It’s a little shocking at first, especially if you’re too young to remember what it was like to visit a hi-fi store before 1985. Instead of the shelves of lookalike components, you find products with personality. Vintage audio gear comes in an incredible variety of shapes, sizes and styles-and it offers a lot of features you probably never knew existed.

Kenwood KR-6170 “Jumbo Jet” receiver

“Take a look at this Kenwood receiver,” Sauck suggested, indicating a 22-inch-wide behemoth covered with controls, jacks and meters. “The model number is KR-6170, but they called it the ‘Jumbo Jet.’ Not only is it a great stereo receiver, it also has a built-in rhythm box, reverb, and inputs for two guitars and two mics, so you can use it to make your own music, too.

“This is my favorite feature, though.” He reached for the front panel and turned a large knob in the center, which started to make a faint clicking sound. “It’s a mechanical timer, like you might find on a heat lamp. If you want the Jumbo Jet to play you to sleep, you just turn the knob to, say, 45 minutes, and the receiver cuts itself off when the timer runs down. Some new receivers have a sleep timer, but you have to go through a bunch of menus to set it, so no one bothers.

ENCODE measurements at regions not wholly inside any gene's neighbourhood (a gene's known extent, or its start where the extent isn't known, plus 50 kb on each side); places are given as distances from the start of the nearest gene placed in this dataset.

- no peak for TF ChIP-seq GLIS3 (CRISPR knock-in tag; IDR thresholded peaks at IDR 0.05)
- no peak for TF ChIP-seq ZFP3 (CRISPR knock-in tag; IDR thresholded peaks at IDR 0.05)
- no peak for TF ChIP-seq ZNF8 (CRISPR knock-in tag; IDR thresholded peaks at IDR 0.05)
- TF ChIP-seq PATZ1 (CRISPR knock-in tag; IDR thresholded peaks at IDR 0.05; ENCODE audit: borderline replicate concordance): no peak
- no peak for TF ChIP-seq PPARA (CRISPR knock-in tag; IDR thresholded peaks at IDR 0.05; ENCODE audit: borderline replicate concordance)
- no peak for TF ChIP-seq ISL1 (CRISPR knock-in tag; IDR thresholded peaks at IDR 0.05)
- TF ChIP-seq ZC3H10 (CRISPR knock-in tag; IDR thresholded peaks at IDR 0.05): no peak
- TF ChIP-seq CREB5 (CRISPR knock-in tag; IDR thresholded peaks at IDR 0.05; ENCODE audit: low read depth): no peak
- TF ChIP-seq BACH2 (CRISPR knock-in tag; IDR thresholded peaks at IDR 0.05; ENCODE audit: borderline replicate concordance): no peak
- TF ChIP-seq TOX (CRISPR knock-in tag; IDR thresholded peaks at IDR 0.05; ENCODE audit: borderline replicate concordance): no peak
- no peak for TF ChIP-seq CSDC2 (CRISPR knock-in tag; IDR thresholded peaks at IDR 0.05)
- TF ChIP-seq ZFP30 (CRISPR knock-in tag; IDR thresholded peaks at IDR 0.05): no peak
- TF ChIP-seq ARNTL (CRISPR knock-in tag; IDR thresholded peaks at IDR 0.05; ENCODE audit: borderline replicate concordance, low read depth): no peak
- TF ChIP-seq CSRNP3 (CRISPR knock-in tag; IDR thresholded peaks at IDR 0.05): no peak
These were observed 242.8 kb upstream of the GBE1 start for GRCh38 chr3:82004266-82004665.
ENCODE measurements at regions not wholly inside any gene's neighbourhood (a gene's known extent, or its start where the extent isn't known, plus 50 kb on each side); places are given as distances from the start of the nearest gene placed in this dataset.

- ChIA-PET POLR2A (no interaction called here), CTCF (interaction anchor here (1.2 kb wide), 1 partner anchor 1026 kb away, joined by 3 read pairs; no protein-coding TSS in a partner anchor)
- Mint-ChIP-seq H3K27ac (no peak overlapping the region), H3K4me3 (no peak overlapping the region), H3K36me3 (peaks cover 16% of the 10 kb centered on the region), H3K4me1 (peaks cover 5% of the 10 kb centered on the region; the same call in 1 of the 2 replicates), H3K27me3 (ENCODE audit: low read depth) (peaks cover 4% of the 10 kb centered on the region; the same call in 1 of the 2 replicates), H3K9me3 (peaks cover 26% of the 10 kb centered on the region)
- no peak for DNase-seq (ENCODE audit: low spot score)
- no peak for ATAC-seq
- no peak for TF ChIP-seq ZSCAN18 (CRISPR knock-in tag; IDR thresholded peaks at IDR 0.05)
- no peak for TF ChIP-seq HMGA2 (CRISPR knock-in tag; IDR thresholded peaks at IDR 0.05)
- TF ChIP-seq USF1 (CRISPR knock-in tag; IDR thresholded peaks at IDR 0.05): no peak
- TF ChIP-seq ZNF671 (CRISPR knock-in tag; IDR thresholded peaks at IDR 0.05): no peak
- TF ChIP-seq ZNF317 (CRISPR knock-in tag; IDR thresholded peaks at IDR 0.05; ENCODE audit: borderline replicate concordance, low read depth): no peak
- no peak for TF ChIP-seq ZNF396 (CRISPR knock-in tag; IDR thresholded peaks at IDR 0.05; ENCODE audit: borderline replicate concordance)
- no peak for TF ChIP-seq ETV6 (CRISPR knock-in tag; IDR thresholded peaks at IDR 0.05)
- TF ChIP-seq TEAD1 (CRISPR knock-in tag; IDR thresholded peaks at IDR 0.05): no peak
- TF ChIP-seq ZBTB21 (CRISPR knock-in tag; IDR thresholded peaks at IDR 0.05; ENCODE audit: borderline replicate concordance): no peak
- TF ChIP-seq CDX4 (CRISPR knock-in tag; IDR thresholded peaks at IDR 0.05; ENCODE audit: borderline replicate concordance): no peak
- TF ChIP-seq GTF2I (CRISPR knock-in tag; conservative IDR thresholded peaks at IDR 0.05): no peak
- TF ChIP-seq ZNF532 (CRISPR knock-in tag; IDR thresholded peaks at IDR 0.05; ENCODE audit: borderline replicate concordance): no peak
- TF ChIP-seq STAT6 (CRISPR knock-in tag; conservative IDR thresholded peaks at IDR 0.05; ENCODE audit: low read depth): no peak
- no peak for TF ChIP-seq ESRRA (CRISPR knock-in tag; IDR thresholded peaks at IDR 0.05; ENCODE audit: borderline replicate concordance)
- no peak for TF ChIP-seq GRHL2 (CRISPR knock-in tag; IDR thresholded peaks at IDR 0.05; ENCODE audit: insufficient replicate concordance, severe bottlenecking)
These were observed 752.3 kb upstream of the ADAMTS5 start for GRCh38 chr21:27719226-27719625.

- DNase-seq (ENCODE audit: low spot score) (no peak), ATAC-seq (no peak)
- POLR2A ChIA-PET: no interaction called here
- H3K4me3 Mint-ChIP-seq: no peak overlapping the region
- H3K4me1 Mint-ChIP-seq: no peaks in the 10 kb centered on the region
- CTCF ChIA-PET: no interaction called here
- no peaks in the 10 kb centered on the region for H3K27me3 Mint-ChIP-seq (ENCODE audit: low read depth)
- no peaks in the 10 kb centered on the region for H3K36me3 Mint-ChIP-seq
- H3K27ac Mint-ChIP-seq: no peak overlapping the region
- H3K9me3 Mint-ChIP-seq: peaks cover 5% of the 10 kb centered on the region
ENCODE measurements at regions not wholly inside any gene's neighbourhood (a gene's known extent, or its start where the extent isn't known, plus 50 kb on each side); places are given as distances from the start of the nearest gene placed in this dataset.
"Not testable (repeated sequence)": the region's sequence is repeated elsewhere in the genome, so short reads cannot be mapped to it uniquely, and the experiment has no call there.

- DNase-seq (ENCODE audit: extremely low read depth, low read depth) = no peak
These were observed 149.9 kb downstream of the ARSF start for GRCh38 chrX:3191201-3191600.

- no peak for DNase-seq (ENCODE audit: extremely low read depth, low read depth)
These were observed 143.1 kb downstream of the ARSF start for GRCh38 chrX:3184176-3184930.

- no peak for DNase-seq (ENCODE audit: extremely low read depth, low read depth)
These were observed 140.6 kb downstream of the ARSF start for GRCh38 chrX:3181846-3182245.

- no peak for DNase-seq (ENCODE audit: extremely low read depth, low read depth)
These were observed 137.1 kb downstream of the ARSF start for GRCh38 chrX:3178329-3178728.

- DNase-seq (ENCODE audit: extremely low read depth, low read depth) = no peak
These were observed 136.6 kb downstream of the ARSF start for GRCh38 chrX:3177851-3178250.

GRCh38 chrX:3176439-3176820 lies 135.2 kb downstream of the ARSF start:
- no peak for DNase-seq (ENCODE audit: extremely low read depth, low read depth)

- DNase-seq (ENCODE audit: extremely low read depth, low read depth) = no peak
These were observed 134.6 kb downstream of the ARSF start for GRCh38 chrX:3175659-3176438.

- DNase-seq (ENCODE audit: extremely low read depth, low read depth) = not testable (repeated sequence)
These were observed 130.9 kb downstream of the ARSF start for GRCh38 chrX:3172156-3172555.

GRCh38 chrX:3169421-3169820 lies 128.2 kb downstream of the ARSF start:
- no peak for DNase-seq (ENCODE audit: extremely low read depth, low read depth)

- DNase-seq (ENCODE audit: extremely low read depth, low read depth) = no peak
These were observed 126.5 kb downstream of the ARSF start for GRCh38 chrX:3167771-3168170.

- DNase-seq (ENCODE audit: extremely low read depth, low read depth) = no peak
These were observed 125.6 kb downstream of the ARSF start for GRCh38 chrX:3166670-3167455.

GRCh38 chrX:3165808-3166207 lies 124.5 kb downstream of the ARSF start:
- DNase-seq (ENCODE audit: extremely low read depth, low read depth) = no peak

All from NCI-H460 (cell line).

“Indeed, user-friendliness is a major attraction for fans of vintage audio. When asked why he prefers decades-old audio equipment, Innovative Audio customer Mitch Purdy replied, “The simplicity to operate the gear without having to go through stupid menus or constantly referring to the 50-page manual just to do basic things.”

Still Rockin’ After All These Years

Sound quality and style aside, most people expect their electronics to be functional and reliable. After all, audio gear isn’t quite like an antique Italian sports car, where part of the charm lies in the fact that the engine sometimes doesn’t start. So I asked Sauck how reliable the gear he sells is likely to be. He didn’t mince words.

“In most cases, it’s extremely reliable,” he said. “These products have been around for 20 or 30 or 40 years and they’re still working perfectly. That’s not just luck, it’s because they’re built better than most of what you buy now. Where a manufacturer today would use plastic, the manufacturers of the 1960s or 1970s used real metal.

“Those were the days when you didn’t have some new digital audio innovation coming out every year or even every month,” he continued. “The manufacturers built these products with the expectation that you’d use them for decades. Now, with so many new technologies coming out and products outdated a year after you buy them, the manufacturers know you’re going to ditch a new receiver in three to five years, so why should they build it to last?”

Yamaha YP-701

Customer Cam Steere agreed with Sauck, “To get a new turntable that’s the same level of quality as one of the old turntables costs a lot more money,” he said.

“It’s more than just reliability, too,” Sauck continued. “It’s also a question of retaining value. The vintage gear commands a certain value and rarely falls below that as the years go by, whereas home theater audio gear now has a depreciation trend worse than computers, especially in the last 15 years.”